In a city striving to live up to its "bike-friendly" reputation, the recent deaths of an experienced cyclist and a motor scooter driver in traffic accidents have unnerved the Chattanooga bicycling community.

"Anytime something like this happens, it resonates. We all feel it," said Shane Adams, an avid cyclist and co-owner of Bear Creek Bicycle Co. in Dalton, Ga. "I would hope it would raise awareness, but the question is for how long."

In early March, Ellen Pittman, 51, died after a vehicle failed to yield right of way to her motor scooter on Brainerd Road. Local cyclist, father and business owner David Meek, 51, died a couple of weeks later after he was struck by a passing truck on Ashland Terrace.

Area cyclists have been "greatly shaken up" by the recent tragedies, said Colleen Carboni, owner of the Pilates Center of Chattanooga. She bikes 75 to 100 miles per week and runs the Bike2Work program here.

But as a close friend of Mr. Meek, Ms. Carboni said any fear-based response to his accident saddens her. Mr. Meek "would not be happy thinking that people were getting off of the bike because of his accident," she said.

Leaders in the cycling community emphasize that cycling's health and environmental benefits, the pleasure of riding and cyclists' calming effect on city traffic should not be dismissed.

"I believe cycling is a healthy, safe form of active transportation and recreation, and the benefits far outweigh the potential risks, as a whole," said Philip Pugliese, bicycle coordinator for Outdoor Chattanooga. "But in this particular case, we're very concerned about coexisting safely with motorized vehicle traffic."

Sharing Responsibility

Motorists and cyclists alike say that those riding on two wheels share the responsibility to keep the road safe, and at times they share the blame for violations of the law.

As an avid motorcyclist, 56-year-old David Fihn said he is frustrated by how many cyclists he sees who disregard the rules of the road, compromising their own and others' safety.

"I have a great deal of respect for two-wheeled vehicles, but I lose a lot of my (support) of bicyclists when I see almost literally every single bicyclist breaking speed laws and equipment laws," said the Hixson resident. Mr. Fihn said he's seen cyclists run red lights, change lanes without signaling and ride far faster than the speed limit.

Ms. Carboni acknowledged both motorists and cyclists can be guilty of failing to follow road rules.

"The typical motorist does not understand cycling rules. They do not know how to drive around a cyclist. Then these same people get on a cycle and still don't know the rules," she said. "It's not them or us - most cyclists are motorists."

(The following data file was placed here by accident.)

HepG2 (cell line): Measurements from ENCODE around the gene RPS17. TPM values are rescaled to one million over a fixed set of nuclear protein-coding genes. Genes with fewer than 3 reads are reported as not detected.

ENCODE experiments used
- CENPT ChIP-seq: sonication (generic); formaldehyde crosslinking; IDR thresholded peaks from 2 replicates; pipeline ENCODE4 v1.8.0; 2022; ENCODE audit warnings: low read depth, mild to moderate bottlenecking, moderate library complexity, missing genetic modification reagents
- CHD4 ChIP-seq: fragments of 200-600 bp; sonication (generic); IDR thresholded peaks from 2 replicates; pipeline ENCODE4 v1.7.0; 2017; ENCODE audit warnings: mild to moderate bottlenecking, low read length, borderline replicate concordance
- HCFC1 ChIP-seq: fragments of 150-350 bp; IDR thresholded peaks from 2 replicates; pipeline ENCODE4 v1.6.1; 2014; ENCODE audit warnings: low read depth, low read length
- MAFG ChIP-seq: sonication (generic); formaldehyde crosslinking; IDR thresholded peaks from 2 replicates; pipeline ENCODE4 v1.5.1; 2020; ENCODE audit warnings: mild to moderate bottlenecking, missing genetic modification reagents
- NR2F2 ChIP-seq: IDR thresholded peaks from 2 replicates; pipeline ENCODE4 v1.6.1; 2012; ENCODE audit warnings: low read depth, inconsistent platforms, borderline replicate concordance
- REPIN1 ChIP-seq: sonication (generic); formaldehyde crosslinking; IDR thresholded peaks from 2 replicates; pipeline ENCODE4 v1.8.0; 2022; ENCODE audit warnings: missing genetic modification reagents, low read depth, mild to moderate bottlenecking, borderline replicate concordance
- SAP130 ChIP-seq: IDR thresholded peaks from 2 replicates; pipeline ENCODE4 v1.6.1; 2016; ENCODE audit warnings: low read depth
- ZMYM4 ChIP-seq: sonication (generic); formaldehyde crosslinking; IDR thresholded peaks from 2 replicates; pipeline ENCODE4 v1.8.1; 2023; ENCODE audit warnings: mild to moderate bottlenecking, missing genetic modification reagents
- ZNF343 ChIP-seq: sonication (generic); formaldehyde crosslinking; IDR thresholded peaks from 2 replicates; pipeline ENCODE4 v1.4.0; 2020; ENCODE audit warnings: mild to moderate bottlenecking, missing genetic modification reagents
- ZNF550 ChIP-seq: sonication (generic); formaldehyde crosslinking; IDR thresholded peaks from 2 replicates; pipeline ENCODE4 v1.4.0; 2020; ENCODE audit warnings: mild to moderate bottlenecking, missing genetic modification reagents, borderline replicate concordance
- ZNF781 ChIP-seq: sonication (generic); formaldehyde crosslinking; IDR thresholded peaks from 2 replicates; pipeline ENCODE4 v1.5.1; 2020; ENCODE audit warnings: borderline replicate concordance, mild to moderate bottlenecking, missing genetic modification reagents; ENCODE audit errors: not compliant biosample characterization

Chattanooga police Officer Mike Taylor, a member of the downtown bicycle patrol, said he often sees cyclists breaking the law by coasting through stop signs or stop lights. Many ride while switching back and forth between the street and the sidewalk, he said. Riding on the sidewalk is legal, but the constant shifting is hazardous, he said.

"We tell them all the time, 'Look, you're making it hard for other cyclists, the cyclist community, because people in cars don't know what to expect,'" he said. "The best thing you can do (to ride safely) is make yourself predictable."

Education of cyclists and motorists alike is crucial, Mr. Pugliese said. Yet he emphasizes that all travelers - whether in cars or on bikes or motorcycles - make errors in judgment.

"The sense that a single cyclist running a stop sign is indicative of the whole problem is mistaken," he said. "Someone driving a 4,000-pound block of steel who makes the same mistake can make substantial damage and injury."

Bike Friendly?

Outdoor Chattanooga's bicycle program and other groups have made great strides over the past decade in making the city more accessible to cyclists, area cyclists say. Improvements include a program encouraging residents to use a bike for their work commute, the addition of bike lanes in the city and more bike trails in the region, as well as a bike valet service available at events such as Riverbend and Pops in the Park.

In 2003, the Chattanooga Area Regional Transportation Authority added bike racks to city buses.

Mr. Pugliese, also bicycle chairman for the Chattanooga Urban Area Bicycle Task Force, said the group is focusing on bike safety education for riders of all experience levels. The task force works on plans and programs to promote the safe use of bicycles in the area.

An achievement for cycling advocates came in 2007 when Tennessee legislators passed a law requiring motorists to give three feet of room when passing a cyclist. Still, advocates say they are concerned that so far no citations have been given under the law, a situation verified by local police.

Despite commendable progress, "a lot of what determines whether Chattanooga is a bike-friendly place is the individuals who are drivers," Ms. Carboni said. "People have very mixed reactions on how bike-friendly the typical motorist is" in Chattanooga.

Mr. Adams, who is 37, said he has been hit by cars on more than one occasion when motorists tried to pass him on a blind hill only to be met by an oncoming vehicle. When the passing car veered back into its lane to avoid the oncoming car, Mr. Adams was struck and thrown from his bike, he said.

Motorists regularly throw things at him, honk or yell and follow too closely, he said.

"In the grand scheme of things, the cyclist may only hold somebody up for a few seconds," he said. "We don't take pleasure in impeding traffic. ... But what we're talking about is just a few seconds. Just wait a little longer" to pass.

Mr. Pugliese said, above all, whatever vehicle one uses to get around, riders and drivers must be respectful of the laws and each other.

"The key point to remember is roads are for people. They're public rights-of-way, and they belong to people. They don't belong to cars," he said.